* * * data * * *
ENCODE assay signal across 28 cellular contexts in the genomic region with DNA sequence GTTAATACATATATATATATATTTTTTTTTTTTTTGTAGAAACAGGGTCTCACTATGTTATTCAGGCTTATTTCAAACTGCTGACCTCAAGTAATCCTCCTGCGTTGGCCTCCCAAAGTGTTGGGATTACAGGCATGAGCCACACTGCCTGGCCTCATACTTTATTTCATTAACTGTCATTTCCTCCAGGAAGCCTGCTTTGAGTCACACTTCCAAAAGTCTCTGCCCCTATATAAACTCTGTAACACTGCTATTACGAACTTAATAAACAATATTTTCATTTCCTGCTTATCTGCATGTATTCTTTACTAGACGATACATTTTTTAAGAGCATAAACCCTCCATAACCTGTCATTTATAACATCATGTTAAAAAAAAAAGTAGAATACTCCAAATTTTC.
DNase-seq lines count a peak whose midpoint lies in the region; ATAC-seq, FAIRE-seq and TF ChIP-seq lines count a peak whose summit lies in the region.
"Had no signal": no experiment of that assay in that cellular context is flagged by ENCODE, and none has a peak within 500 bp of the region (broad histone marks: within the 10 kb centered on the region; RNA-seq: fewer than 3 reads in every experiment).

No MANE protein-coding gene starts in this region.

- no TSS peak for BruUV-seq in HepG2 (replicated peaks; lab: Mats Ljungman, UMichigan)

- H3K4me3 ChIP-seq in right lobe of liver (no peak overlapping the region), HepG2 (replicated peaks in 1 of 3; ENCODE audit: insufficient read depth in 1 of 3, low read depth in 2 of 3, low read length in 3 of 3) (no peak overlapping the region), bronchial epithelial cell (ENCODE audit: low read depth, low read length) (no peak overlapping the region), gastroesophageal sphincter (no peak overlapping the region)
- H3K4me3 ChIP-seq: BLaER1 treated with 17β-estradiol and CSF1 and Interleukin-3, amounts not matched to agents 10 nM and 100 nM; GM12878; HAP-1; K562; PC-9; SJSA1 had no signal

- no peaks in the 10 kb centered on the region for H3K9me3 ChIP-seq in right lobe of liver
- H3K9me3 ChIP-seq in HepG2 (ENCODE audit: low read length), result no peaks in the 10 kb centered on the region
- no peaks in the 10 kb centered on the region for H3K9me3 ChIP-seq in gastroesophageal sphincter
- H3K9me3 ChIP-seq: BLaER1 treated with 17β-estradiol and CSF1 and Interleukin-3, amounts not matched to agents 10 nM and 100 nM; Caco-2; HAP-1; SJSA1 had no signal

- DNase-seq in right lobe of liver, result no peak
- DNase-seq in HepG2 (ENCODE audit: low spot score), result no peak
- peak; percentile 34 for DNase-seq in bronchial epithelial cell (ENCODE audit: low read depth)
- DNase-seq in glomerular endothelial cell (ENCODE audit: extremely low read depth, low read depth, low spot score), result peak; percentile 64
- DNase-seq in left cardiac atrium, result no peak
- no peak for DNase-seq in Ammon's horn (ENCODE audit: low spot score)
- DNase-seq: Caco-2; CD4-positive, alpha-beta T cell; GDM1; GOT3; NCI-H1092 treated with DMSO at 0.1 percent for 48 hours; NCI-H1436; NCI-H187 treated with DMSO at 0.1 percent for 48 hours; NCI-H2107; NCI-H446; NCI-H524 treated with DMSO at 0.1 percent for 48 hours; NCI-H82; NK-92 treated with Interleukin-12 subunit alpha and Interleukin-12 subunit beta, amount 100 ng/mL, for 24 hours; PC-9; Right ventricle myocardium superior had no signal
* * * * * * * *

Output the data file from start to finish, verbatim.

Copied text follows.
ENCODE assay signal across 28 cellular contexts in the genomic region with DNA sequence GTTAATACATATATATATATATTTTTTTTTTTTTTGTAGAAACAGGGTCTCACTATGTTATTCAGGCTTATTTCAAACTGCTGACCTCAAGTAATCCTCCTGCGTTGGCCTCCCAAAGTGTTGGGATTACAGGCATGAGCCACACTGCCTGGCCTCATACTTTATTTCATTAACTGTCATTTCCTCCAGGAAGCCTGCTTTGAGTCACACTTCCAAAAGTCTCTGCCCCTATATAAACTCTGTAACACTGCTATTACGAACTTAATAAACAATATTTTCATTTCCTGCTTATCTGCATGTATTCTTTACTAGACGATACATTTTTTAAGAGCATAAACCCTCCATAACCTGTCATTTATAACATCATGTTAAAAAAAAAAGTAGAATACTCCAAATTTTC.
DNase-seq lines count a peak whose midpoint lies in the region; ATAC-seq, FAIRE-seq and TF ChIP-seq lines count a peak whose summit lies in the region.
"Had no signal": no experiment of that assay in that cellular context is flagged by ENCODE, and none has a peak within 500 bp of the region (broad histone marks: within the 10 kb centered on the region; RNA-seq: fewer than 3 reads in every experiment).

No MANE protein-coding gene starts in this region.

- no TSS peak for BruUV-seq in HepG2 (replicated peaks; lab: Mats Ljungman, UMichigan)

- H3K4me3 ChIP-seq in right lobe of liver (no peak overlapping the region), HepG2 (replicated peaks in 1 of 3; ENCODE audit: insufficient read depth in 1 of 3, low read depth in 2 of 3, low read length in 3 of 3) (no peak overlapping the region), bronchial epithelial cell (ENCODE audit: low read depth, low read length) (no peak overlapping the region), gastroesophageal sphincter (no peak overlapping the region)
- H3K4me3 ChIP-seq: BLaER1 treated with 17β-estradiol and CSF1 and Interleukin-3, amounts not matched to agents 10 nM and 100 nM; GM12878; HAP-1; K562; PC-9; SJSA1 had no signal

- no peaks in the 10 kb centered on the region for H3K9me3 ChIP-seq in right lobe of liver
- H3K9me3 ChIP-seq in HepG2 (ENCODE audit: low read length), result no peaks in the 10 kb centered on the region
- no peaks in the 10 kb centered on the region for H3K9me3 ChIP-seq in gastroesophageal sphincter
- H3K9me3 ChIP-seq: BLaER1 treated with 17β-estradiol and CSF1 and Interleukin-3, amounts not matched to agents 10 nM and 100 nM; Caco-2; HAP-1; SJSA1 had no signal

- DNase-seq in right lobe of liver, result no peak
- DNase-seq in HepG2 (ENCODE audit: low spot score), result no peak
- peak; percentile 34 for DNase-seq in bronchial epithelial cell (ENCODE audit: low read depth)
- DNase-seq in glomerular endothelial cell (ENCODE audit: extremely low read depth, low read depth, low spot score), result peak; percentile 64
- DNase-seq in left cardiac atrium, result no peak
- no peak for DNase-seq in Ammon's horn (ENCODE audit: low spot score)
- DNase-seq: Caco-2; CD4-positive, alpha-beta T cell; GDM1; GOT3; NCI-H1092 treated with DMSO at 0.1 percent for 48 hours; NCI-H1436; NCI-H187 treated with DMSO at 0.1 percent for 48 hours; NCI-H2107; NCI-H446; NCI-H524 treated with DMSO at 0.1 percent for 48 hours; NCI-H82; NK-92 treated with Interleukin-12 subunit alpha and Interleukin-12 subunit beta, amount 100 ng/mL, for 24 hours; PC-9; Right ventricle myocardium superior had no signal